Background and Upbringing

(Literary Essentials: African American Literature)

Born into an educated, middle-class African American family, Sterling A. Brown was the last of six children and the only son of Adelaide Allen Brown and the Reverend Sterling Nelson Brown. His father had taught in the School of Religion at Howard University since 1892, and the year Brown was born, his father also became the pastor of Lincoln Temple Congregational Church. The person who encouraged Brown’s literary career and admiration for the cultural heritage of African Americans, however, was his mother, who had been born and reared in Tennessee and graduated from Fisk University. Brown also grew up listening to tales of his father’s childhood in Tennessee, as well as to accounts of his father’s friendships with noted leaders such as Frederick Douglass, Blanche K. Bruce, and Booker T. Washington.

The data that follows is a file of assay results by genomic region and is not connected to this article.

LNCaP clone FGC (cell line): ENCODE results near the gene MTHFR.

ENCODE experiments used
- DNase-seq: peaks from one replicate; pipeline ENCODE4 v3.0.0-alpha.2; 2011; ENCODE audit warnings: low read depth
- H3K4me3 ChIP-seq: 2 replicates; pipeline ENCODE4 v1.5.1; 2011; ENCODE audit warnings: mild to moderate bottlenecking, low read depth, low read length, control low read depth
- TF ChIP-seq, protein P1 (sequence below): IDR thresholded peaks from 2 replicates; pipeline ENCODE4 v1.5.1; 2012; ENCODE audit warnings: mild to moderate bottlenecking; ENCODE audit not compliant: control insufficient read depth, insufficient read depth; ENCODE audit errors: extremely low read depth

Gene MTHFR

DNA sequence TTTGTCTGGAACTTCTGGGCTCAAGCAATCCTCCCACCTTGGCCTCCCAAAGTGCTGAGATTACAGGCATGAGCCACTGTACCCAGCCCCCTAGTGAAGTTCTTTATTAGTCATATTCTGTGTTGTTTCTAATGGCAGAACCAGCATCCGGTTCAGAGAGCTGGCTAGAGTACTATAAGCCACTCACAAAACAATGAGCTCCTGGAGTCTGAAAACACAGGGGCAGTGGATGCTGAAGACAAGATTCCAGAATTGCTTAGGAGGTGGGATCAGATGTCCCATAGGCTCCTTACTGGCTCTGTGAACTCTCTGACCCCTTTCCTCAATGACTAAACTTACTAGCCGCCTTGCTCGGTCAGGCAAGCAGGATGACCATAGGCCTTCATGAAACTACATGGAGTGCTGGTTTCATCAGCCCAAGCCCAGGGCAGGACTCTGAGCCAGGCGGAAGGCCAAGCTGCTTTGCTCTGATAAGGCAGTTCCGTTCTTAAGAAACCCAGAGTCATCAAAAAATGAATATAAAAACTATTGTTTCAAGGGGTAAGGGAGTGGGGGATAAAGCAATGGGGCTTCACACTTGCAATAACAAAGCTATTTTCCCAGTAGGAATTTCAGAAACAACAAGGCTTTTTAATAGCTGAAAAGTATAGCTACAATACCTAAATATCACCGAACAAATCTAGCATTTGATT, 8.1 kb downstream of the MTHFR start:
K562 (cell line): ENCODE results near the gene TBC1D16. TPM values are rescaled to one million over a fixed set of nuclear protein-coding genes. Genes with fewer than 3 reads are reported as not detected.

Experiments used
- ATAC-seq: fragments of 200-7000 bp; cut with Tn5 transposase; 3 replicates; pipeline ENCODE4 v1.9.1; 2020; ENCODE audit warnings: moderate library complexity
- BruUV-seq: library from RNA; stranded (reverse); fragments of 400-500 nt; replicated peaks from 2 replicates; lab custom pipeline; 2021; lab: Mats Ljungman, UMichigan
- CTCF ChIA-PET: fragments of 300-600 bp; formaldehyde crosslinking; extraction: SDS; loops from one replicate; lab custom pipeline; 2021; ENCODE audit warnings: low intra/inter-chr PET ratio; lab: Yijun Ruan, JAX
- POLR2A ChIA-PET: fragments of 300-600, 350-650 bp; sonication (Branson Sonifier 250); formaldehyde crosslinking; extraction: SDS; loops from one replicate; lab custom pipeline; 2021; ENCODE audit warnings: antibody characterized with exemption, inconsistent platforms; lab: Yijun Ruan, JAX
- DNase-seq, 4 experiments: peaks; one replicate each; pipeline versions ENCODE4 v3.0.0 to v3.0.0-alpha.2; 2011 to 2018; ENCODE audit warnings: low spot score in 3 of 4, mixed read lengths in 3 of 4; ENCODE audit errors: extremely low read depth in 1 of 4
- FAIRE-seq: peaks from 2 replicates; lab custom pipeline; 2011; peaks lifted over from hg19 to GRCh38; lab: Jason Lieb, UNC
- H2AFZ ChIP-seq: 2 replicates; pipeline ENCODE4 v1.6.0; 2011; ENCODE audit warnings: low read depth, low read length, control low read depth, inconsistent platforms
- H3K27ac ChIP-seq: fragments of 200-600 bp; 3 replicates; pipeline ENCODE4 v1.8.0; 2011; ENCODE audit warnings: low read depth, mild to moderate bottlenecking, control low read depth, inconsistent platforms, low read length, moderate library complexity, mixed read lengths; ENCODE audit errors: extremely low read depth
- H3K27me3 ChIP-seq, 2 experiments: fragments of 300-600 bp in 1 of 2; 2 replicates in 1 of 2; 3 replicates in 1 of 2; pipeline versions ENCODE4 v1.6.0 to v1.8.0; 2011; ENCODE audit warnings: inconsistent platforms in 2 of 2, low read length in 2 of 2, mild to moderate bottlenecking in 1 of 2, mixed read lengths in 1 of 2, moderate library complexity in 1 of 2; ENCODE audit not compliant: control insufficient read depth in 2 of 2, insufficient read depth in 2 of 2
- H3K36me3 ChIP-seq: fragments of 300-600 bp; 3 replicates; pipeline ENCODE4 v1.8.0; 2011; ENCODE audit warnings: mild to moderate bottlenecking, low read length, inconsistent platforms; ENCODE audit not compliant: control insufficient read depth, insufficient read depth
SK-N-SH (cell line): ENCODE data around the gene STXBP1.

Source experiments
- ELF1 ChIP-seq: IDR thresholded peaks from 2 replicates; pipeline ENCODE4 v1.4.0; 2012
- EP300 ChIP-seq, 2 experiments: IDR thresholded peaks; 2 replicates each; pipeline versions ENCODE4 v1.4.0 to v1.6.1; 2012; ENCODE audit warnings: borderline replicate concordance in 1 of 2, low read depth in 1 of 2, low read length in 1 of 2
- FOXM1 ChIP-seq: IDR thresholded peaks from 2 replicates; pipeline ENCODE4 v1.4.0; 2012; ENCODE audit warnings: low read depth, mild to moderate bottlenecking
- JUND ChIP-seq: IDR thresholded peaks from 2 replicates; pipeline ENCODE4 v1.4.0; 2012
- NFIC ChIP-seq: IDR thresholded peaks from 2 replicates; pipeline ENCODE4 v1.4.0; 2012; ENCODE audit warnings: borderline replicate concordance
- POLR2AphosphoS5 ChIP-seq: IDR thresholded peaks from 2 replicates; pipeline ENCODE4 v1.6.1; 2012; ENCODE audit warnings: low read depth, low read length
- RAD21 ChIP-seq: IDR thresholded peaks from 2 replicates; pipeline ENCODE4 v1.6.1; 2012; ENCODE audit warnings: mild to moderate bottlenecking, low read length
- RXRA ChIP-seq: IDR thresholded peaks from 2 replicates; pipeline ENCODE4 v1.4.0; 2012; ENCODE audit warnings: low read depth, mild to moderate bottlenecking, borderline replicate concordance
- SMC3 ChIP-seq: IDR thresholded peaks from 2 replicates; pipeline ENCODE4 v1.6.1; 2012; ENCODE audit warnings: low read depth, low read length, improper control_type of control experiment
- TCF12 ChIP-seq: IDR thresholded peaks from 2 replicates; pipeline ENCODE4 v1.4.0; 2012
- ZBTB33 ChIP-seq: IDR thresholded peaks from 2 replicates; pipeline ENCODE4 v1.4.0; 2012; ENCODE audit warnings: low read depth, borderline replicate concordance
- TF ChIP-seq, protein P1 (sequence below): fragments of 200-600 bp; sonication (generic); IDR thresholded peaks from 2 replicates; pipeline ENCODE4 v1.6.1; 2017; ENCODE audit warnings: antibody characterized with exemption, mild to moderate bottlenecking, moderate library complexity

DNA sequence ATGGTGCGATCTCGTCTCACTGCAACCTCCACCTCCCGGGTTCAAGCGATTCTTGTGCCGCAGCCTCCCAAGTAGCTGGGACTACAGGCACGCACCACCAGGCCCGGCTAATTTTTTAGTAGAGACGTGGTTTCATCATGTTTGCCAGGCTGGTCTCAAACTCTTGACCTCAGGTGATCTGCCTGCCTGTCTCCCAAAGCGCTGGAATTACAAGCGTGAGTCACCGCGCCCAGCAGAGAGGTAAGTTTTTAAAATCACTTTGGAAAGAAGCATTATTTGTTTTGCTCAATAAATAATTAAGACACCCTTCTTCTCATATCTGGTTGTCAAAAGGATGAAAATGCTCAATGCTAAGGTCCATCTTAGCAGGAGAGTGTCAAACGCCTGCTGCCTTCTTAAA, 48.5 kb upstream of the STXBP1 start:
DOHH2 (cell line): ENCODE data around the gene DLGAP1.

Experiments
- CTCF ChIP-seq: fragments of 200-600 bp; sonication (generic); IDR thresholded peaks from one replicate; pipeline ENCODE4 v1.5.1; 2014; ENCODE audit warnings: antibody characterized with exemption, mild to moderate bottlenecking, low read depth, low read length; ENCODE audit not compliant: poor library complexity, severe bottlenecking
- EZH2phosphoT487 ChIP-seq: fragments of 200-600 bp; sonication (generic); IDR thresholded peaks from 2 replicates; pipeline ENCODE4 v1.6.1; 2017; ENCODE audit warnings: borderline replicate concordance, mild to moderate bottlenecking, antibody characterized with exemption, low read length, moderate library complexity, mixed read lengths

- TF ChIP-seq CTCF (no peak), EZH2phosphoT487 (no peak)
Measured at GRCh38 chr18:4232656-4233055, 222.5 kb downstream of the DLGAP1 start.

Brown attended public schools in Washington, D.C., and was graduated from the well-known Dunbar High School, noted for its distinguished teachers and alumni; among the latter were many of the nation’s outstanding black professionals. Brown’s teachers at Dunbar included literary artists such as Angelina Weld Grimké and Jessie Redmon Fauset. Moreover, Brown grew up on the campus of Howard University, where there were many outstanding African American scholars, such as historian Kelly Miller and critic and philosopher Alain Locke.

Brown received his A.B. in 1922 from Williams College (Phi Beta Kappa) and his M.A. in 1923 from Harvard University. He then began a teaching career that took him to Virginia Seminary and College, Lincoln University in Missouri, and Fisk University before he settled at Howard University in 1929. He remained at Howard until his retirement in 1969 and died in Takoma Park, Maryland, on January 13, 1989.